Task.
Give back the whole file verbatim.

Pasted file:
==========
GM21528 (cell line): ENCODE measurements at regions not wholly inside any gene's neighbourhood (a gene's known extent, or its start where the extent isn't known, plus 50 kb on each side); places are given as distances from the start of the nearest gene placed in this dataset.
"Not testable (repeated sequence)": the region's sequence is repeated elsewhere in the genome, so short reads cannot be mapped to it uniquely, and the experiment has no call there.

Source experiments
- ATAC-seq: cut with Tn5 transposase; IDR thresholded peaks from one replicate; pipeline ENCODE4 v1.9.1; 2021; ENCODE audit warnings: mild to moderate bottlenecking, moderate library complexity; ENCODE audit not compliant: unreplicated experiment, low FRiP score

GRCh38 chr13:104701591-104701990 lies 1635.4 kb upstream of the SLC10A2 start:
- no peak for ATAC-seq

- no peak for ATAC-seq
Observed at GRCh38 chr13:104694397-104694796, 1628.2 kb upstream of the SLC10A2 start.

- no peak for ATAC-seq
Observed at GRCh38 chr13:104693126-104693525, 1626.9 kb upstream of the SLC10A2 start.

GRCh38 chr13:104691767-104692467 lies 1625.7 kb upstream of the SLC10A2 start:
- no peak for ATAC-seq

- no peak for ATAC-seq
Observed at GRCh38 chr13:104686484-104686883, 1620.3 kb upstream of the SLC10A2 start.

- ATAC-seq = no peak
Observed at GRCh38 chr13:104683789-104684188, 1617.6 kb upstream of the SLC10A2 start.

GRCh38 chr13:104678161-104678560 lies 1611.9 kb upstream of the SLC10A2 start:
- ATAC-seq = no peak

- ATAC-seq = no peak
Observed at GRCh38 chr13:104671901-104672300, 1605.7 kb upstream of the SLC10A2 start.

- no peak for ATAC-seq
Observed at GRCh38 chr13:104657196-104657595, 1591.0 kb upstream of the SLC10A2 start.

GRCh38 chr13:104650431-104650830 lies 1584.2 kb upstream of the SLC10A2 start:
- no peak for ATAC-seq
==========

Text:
GM21528 (cell line): ENCODE measurements at regions not wholly inside any gene's neighbourhood (a gene's known extent, or its start where the extent isn't known, plus 50 kb on each side); places are given as distances from the start of the nearest gene placed in this dataset.
"Not testable (repeated sequence)": the region's sequence is repeated elsewhere in the genome, so short reads cannot be mapped to it uniquely, and the experiment has no call there.

Source experiments
- ATAC-seq: cut with Tn5 transposase; IDR thresholded peaks from one replicate; pipeline ENCODE4 v1.9.1; 2021; ENCODE audit warnings: mild to moderate bottlenecking, moderate library complexity; ENCODE audit not compliant: unreplicated experiment, low FRiP score

GRCh38 chr13:104701591-104701990 lies 1635.4 kb upstream of the SLC10A2 start:
- no peak for ATAC-seq

- no peak for ATAC-seq
Observed at GRCh38 chr13:104694397-104694796, 1628.2 kb upstream of the SLC10A2 start.

- no peak for ATAC-seq
Observed at GRCh38 chr13:104693126-104693525, 1626.9 kb upstream of the SLC10A2 start.

GRCh38 chr13:104691767-104692467 lies 1625.7 kb upstream of the SLC10A2 start:
- no peak for ATAC-seq

- no peak for ATAC-seq
Observed at GRCh38 chr13:104686484-104686883, 1620.3 kb upstream of the SLC10A2 start.

- ATAC-seq = no peak
Observed at GRCh38 chr13:104683789-104684188, 1617.6 kb upstream of the SLC10A2 start.

GRCh38 chr13:104678161-104678560 lies 1611.9 kb upstream of the SLC10A2 start:
- ATAC-seq = no peak

- ATAC-seq = no peak
Observed at GRCh38 chr13:104671901-104672300, 1605.7 kb upstream of the SLC10A2 start.

- no peak for ATAC-seq
Observed at GRCh38 chr13:104657196-104657595, 1591.0 kb upstream of the SLC10A2 start.

GRCh38 chr13:104650431-104650830 lies 1584.2 kb upstream of the SLC10A2 start:
- no peak for ATAC-seq